Monday, 30 September 2013

Boy In A Dress

One hundred years old; maybe a little older. Cotton so thin in places, I worried that you would put your foot through it as you tried to wriggle free.  I chose ‘heritage green’ ribbon for around the chest and arms. Pip had blue, but somehow, green seemed right for you.

I was worried it wouldn’t fit. But it did. As though it were meant for you. As though, at whatever point you put it on, it would always seek to fit you, to gather round you and embrace you. The gown worn by all the males in my family; you, Pip, my brothers and countless others.  Names and dates, embroidered around the hem with my mother’s hand; a visual genealogy, sewn with love.

As we stood at the font I felt overcome. Tears pricked my eyes and I had to blink hard to stop them flowing. As I handed you to Mother M, there was a lump in my throat as I said your name aloud, the only audible sound in an otherwise silent church; a life affirming reminder that you, like a rainbow that follows rainy days, are here - and that we are blessed.

Your godparents, the same as Pip’s. How could I choose anyone else? Innately good, kind, compassionate people. Friends since the start of adulthood. Twenty years on, they stood by my side, by your side; family in all but name.  How lucky you are to have them.

Afterwards, a celebration lunch, then later, tea and cake. I must have been feeling especially pious, or else, the champagne holy oils had gone to my head; I offered our guests ‘vicarage sponge’ all afternoon.

The autumn sun shone and you smiled, chuckled, wooed and cooed, looking as angelic as the blonde hair on your head. In our small garden, the atmosphere was alive, with warmth, good will and love.  It was a perfect day, celebrating you. My darling boy.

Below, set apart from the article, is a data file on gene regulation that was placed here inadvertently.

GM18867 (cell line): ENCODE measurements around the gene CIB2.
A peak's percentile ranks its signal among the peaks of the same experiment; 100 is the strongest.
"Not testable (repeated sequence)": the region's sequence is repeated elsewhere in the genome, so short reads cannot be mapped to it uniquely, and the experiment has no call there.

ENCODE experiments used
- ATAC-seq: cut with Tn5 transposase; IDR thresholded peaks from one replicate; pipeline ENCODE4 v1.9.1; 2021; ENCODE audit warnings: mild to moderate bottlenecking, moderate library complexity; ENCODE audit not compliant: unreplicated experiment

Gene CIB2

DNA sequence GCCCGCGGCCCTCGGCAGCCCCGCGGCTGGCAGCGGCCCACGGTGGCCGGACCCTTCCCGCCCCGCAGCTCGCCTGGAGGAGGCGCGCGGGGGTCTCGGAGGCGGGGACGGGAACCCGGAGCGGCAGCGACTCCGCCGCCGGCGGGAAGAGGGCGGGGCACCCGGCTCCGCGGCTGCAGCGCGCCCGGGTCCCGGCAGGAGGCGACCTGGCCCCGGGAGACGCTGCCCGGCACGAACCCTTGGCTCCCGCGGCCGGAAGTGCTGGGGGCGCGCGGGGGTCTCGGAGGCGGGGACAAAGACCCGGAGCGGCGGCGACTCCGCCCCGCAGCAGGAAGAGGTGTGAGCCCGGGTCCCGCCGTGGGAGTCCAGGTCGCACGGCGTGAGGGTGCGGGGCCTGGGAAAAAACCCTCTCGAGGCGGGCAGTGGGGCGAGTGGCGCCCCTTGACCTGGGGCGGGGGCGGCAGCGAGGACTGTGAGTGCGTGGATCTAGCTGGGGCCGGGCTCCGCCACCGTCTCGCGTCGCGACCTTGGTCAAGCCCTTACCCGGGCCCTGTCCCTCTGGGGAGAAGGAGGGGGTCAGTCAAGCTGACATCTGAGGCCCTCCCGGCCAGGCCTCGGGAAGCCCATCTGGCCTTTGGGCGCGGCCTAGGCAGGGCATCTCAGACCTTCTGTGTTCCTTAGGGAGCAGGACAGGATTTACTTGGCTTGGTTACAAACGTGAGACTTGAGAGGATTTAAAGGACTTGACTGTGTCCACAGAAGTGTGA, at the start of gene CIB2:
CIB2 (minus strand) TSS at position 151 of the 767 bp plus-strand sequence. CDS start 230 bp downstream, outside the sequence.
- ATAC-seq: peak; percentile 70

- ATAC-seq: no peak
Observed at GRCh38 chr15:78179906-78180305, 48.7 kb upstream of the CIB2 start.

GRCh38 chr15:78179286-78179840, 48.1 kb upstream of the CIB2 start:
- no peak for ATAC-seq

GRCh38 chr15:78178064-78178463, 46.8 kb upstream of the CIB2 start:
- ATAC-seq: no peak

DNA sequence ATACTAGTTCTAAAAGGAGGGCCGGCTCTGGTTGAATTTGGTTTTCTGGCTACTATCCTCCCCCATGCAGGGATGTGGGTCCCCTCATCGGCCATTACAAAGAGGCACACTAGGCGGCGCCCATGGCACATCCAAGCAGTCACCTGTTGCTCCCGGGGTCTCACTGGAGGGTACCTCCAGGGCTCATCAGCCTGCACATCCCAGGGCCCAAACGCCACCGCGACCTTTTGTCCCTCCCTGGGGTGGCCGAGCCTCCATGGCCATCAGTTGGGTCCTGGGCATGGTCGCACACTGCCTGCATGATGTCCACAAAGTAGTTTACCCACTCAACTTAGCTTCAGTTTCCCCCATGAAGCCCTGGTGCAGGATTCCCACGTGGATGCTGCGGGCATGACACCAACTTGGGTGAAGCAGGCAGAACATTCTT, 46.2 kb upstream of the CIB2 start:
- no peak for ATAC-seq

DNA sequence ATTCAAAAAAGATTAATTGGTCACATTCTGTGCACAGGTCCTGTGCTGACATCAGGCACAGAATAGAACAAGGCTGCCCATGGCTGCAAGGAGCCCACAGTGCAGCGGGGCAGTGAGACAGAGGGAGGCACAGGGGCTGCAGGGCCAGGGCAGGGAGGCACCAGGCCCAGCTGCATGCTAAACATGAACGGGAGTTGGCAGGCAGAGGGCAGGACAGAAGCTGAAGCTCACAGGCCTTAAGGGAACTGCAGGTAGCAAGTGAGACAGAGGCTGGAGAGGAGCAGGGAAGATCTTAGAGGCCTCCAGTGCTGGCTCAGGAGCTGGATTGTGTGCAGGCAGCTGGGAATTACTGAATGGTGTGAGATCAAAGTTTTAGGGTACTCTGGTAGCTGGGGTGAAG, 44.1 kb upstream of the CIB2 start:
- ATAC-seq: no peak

Friday, 20 September 2013

School Daze

It has been just over two weeks since Pip started school.  His energy and enthusiasm have been wonderful, he can’t wait to get there each day.  I am amazed at how well he has coped with the transition; the new routine, new rules and regulations, the new repertoire of foods served up at lunchtime by the school’s kitchen. My previously picky son even declared this week that oriental noodles with salmon were ‘quite nice’.  A plate which I’m sure, only two weeks ago would have caused a hysterical reaction by it’s mere appearance at the table. Who’d have thought it?

In stark contrast to Pip, I have found getting used to our new routine rather tricky.  In order to ensure we are in the playground for 8.30am when the bell rings each day, my bedside alarm is now set for 6.35am each morning. This is the time I need to get up if I want to have a shower and make some attempt to make myself look as if I haven’t been dragged through a hedge backwards. If I rise past 7am, there just isn’t time. Pip likes to coax himself into the day S.L.O.W.L.Y.  He has to be cajoled to eat breakfast - every spoonful is a victory. My worries about him not eating the school lunch have meant I’ve been encouraging him even more than usual to eat well at the start of the day. The kitchen has become an early morning cafe; pancakes one morning, bacon sandwiches another, poached eggs another. Thank goodness for my husband and his culinary skills. 

I am trying hard to be organised.  To lay all the uniform out the night before, to put the book bag with all it’s necessary pieces of paper by the front door, yet, despite all this, despite getting up two hours before we need to be at school, it is still a rush.  Two weeks in; this morning I found myself at the school gate with unwashed hair, no make up and EB in his babygro (counterbalanced with the poshest cardigan I could find so he didn’t look completely unloved.) Pip looked spotless but otherwise I, and my toast encrusted baby, looked rather dishevelled.  I saw a couple of mothers looking at EB in his babygro; I wondered if they disapproved.  Yet, I refused to feel guilty, refused to feel inadequate.  I am not going to succumb to school gate pressure. I’m determined to keep it real. Sometimes (like last night) you are up half the night with a crying teething baby. Sometimes it is really hard to get two children out the house for 8am. Sometimes I will turn up looking presentable, and other days, like today, a mad haired zombie.